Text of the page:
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My aunt is a u/s tech and I went in and let her do an anatomy scan on me a few weeks ago. I mentioned, in passing, that both my other boys had very short cords at birth and she said, "Wow, those can be really dangerous."<br><br>
Ds1 was born via c-section at 30 weeks. I had PPROM at 20 weeks and just assumed his cord was short b/c he was kind of locked into a position so early. It was 5-6 inches long according to the op report.<br><br>
Ds2 was a HBAC. When they put him on my chest, it actually pulled part of the placenta off my uterine wall. I ended up with a shot of methergine (sp?) to stop the bleeding (although we didn't discover the placenta had come off the wall until it delivered and saw a huge blood clot on the uterine side of it; and I don't guess we know that for sure, it is just our best guess as to what happened). His cord couldn't have been longer than 12 inches (that is a generous estimate based on my recollection).<br><br>
So I'm curious if this is something that needs intervention. I am currently planning my 2nd HBAC but certainly don't want to go through with it if I need to be in a hospital setting.
 

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There's some chance it can prevent the baby from getting into position or descending if it's really short, so you'd have to monitor position before labor and watch for any problems in descent during (and be ready transfer if it's needed). And of course after birth you'd have to keep baby down low until clamping and cutting or til the placenta came so you don't pull the placenta again.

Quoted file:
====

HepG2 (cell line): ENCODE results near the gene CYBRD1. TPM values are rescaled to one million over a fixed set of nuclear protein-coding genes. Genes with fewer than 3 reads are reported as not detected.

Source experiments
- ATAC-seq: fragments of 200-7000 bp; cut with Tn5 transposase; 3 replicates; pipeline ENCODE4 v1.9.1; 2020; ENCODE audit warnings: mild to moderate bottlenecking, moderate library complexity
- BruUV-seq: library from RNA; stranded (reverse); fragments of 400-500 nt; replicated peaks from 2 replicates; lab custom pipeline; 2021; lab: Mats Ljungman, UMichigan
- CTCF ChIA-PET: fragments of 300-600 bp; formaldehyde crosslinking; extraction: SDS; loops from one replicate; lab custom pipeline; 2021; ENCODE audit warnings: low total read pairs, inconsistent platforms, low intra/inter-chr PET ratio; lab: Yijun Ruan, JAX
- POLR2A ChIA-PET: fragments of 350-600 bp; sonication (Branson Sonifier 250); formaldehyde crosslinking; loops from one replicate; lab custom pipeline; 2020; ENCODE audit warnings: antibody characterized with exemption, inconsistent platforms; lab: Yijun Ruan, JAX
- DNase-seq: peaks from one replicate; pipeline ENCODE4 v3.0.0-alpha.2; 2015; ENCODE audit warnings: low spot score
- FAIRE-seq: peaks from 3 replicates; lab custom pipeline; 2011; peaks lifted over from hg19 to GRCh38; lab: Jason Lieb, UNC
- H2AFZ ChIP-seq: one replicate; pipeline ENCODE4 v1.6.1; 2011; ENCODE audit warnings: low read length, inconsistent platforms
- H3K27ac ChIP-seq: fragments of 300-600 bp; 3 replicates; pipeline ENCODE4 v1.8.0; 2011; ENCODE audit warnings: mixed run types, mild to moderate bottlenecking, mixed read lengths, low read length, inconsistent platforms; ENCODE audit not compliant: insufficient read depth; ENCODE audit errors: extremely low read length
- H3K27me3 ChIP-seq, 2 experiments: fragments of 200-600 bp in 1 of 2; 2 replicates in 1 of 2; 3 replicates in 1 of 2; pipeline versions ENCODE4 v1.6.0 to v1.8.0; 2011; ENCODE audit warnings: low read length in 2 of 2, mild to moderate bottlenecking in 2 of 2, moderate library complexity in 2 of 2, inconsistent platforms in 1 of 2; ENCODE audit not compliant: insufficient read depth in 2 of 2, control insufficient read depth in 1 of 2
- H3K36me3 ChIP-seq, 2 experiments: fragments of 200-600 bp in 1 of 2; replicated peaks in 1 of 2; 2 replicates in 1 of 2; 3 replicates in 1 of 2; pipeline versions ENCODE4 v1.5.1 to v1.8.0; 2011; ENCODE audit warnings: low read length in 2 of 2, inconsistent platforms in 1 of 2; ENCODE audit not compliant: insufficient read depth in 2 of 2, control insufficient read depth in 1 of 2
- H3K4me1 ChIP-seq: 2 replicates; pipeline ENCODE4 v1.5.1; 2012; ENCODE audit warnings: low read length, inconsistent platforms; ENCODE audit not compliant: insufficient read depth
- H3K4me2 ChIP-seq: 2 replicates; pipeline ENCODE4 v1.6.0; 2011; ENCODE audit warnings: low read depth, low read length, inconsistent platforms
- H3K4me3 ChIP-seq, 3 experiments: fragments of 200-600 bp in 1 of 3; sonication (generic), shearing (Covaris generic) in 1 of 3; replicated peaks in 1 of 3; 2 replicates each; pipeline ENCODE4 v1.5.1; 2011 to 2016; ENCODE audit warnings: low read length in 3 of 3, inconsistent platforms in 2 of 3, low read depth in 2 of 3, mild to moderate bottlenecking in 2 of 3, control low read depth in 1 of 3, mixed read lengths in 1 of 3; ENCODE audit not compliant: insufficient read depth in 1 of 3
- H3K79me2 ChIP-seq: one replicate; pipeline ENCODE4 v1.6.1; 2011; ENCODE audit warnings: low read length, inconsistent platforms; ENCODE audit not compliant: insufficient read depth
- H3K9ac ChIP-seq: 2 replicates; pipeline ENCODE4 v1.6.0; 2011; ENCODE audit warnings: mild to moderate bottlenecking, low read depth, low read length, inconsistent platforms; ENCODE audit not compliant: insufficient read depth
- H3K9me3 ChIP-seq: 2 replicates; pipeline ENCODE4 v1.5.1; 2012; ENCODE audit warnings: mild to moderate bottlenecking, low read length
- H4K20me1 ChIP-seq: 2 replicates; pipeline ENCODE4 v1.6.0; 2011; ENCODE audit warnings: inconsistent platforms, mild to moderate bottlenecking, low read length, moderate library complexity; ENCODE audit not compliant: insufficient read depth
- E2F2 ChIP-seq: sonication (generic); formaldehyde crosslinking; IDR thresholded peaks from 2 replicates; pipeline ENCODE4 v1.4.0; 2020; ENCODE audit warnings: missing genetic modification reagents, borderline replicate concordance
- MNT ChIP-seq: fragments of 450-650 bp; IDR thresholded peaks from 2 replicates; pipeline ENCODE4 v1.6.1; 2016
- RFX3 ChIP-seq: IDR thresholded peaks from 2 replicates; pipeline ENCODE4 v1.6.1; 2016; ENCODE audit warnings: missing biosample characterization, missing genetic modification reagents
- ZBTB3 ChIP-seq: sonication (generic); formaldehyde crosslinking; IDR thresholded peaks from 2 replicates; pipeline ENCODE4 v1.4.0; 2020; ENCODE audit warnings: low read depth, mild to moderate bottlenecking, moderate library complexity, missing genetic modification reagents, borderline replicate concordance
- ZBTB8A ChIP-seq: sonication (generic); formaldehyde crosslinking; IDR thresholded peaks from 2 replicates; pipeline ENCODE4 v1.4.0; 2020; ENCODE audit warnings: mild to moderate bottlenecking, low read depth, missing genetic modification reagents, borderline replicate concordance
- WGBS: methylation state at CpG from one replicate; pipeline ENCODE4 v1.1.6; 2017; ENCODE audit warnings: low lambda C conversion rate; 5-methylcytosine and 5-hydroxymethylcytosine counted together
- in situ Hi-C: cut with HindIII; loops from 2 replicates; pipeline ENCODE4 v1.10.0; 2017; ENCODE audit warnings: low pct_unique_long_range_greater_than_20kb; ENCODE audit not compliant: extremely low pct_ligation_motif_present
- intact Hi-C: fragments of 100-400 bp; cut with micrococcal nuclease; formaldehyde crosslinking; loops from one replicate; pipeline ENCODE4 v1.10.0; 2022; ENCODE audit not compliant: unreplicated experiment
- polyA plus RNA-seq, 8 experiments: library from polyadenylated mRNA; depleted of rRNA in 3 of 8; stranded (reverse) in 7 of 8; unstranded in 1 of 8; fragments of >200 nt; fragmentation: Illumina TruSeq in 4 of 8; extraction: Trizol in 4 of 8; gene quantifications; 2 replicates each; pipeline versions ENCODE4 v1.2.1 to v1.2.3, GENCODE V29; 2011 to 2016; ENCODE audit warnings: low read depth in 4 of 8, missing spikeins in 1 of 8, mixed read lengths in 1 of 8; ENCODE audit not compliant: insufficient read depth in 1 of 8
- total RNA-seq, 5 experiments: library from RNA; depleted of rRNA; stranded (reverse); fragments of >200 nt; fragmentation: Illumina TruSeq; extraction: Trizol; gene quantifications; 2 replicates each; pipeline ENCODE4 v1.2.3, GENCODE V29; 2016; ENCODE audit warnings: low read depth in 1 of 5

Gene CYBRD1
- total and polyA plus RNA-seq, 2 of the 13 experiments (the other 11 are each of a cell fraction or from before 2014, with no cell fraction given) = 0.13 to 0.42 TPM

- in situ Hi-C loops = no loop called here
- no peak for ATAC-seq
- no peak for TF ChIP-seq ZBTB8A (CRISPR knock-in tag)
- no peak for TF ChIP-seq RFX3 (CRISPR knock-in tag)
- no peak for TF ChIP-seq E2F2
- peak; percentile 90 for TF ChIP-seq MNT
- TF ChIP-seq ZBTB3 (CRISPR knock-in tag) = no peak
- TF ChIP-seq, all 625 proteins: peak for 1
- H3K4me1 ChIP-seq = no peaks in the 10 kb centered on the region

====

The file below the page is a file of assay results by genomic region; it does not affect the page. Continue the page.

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I was recently at a birth (assisting) where the cord was short enough that it snapped as the baby emerged. Fortunately the provider saw it happen and pinched it off at the baby's umbilicus until she could get the clamp on. Once the placenta came we saw that the cord was indeed really short. The baby didn't lose any significant amt of blood, but good for your provider to have in the back of her mind to have her supplies close at hand!
 

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We had a short cord. DD could'nt get past my belly button after she was born. Fortunately it didn't cause any problems.
 

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I had the opposite and not really worth mentioning but I will lol.<br><br>
DD3s cord was massively long and thin, it was really odd looking and the MW was stunned!
 

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It can be a problem but it usually isn't. It can make it hard to get baby onto the breast before clamping and cutting (baby's sucking often stimulates detachment and further contractions, so it can delay an intended lotus birth for a good while if the placenta isn't coming until the baby sucks). If it's really short it can stop the baby getting into a good position for birth. In general, like long cords, it makes little difference. Long cords are more likely to get knotted (because baby has room to loop them up when swimming about in mid-pregnancy) but again, often even true knots don't cause any problems, and completely average-lengthed cords can cause problems too. I personally wouldn't be too worried about it.